CenterMark’s "Big Box" Makeover Highlighted as Success, Trend

Transformation of Collinwood big-box store highlights a trend
Published: Saturday, November 12, 2011
By Michelle Jarboe McFee, The Plain Dealer

CLEVELAND, Ohio — Where shoppers once rummaged for bargains, children will slip down a water slide or skid across the bamboo floor of a basketball court.

This retail box turned recreation center promises more bustle for Cleveland’s Collinwood neighborhood. And the redevelopment illustrates one creative approach to a widespread problem: Empty stores and outmoded shopping centers plaguing landlords and cities.

The former Big Lots store in Collinwood, at 16300 Lake Shore Blvd., sat vacant for years. Retailers passed it by because of its size: 66,000 square feet; its age: decades-old; and its proximity to Lake Erie.

The city bought the property in 2006, and politicians squabbled over transforming the site, surrounded by parks, from an eyesore into a community asset.

On Saturday, the building finally reopened as the Collinwood Recreation Center, the city’s first new recreation center in more than a decade.

After a recession and a flurry of retail bankruptcies, property owners and public officials are struggling to fill empty stores.

Major retailers are hungry for space, but they’re focused on the best shopping centers, in busy locations. With few developers tackling new construction, savvy landlords have found ways to remake prime properties. They’re knocking down existing stores, combining spaces or building on parking lots.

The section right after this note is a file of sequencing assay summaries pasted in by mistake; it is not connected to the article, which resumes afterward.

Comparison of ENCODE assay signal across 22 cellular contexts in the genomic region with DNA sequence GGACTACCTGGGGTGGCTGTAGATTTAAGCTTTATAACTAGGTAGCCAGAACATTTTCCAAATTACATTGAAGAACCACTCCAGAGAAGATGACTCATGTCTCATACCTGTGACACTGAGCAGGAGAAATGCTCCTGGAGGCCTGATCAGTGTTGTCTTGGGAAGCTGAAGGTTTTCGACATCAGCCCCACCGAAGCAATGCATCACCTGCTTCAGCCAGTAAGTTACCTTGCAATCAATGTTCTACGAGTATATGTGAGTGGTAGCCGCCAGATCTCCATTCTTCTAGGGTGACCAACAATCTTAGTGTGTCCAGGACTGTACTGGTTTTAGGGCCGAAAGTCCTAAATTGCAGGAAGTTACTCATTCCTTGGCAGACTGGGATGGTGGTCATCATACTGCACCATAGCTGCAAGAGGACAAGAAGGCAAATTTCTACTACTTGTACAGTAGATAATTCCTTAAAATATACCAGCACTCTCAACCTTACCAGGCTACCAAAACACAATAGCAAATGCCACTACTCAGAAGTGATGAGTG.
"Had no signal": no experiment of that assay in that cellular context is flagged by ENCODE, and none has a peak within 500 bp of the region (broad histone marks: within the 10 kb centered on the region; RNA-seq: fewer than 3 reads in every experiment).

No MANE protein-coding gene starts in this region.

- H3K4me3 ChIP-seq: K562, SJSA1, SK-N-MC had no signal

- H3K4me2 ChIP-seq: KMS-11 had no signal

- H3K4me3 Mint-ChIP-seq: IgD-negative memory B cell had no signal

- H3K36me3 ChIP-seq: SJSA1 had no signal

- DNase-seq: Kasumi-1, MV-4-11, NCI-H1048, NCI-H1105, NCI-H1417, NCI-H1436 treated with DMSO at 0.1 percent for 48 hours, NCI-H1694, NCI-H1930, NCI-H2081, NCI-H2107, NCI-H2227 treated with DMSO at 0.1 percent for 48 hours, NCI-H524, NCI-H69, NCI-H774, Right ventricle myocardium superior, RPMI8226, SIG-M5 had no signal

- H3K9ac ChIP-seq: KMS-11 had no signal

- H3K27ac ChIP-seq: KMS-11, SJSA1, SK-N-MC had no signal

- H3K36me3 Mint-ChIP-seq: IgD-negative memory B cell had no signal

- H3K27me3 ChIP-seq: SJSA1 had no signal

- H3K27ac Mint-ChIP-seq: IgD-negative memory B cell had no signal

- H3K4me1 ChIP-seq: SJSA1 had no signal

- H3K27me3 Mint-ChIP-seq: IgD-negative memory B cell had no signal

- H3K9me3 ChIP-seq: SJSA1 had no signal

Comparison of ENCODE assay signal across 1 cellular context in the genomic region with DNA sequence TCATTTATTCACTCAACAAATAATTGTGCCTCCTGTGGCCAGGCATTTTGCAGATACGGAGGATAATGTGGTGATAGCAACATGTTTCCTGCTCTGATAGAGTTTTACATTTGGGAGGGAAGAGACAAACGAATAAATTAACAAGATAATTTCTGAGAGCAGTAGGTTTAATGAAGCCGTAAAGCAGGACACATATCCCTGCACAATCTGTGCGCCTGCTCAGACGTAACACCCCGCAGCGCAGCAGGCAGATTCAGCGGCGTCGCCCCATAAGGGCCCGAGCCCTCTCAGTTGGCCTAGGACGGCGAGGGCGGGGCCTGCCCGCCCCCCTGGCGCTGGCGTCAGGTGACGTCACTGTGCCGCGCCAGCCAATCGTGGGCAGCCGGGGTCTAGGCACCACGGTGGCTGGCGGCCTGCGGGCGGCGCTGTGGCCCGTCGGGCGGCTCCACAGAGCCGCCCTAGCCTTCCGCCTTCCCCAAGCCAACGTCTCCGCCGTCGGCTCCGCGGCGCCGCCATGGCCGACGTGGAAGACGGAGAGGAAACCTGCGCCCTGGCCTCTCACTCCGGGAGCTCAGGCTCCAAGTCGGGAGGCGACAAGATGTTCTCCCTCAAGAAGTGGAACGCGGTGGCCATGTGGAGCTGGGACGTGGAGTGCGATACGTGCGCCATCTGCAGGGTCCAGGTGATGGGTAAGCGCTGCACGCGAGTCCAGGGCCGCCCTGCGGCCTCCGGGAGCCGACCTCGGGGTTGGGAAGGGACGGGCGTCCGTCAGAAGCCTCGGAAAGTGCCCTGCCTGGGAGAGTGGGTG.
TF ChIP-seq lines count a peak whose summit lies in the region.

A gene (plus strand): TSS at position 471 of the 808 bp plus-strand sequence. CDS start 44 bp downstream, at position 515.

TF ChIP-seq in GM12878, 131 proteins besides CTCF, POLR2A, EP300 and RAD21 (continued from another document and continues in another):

Meanwhile, less desirable properties face stagnation, demolition — or reconstruction as something other than retail. “I think there are 100,000 shopping centers in the U.S., and you can bet that a lot of those are problematic,” said Rich Moore, an analyst who covers real estate companies for RBC Capital Markets in Solon. “Out of those 100,000, there’s a big number that will ultimately be something different.”

In Northeast Ohio, call centers, car dealerships, technical schools and churches have filled empty big-box stores. Real estate brokers and analysts expect to see more alternative uses of defunct retail space, as the industry weeds out obsolete properties.

Retail vacancy in Greater Cleveland is hovering near 12.6 percent, according toMarcus & Millichap Research Services. At neighborhood and community shopping centers in the region, vacancy inched up to 15.3 percent during the third quarter — the highest level in years, based on data compiled by Reis Inc., a research company.
Hamulak points out that some long-vacant retail sites do find new tenants.

In Cleveland, CenterMark Development LLC recently launched a $1.25 million makeover of a former Tops Markets store in the Glenville-Forest Hills area. The building, empty since 2006, will become a Save-A-Lot grocery store and a discount clothing retailer.

Collinwood couldn’t lure retail back to Lake Shore Boulevard. But Councilman Michael Polensek relentlessly pushed for the recreation center. And City Hall backed it, using bond financing earmarked for capital projects.


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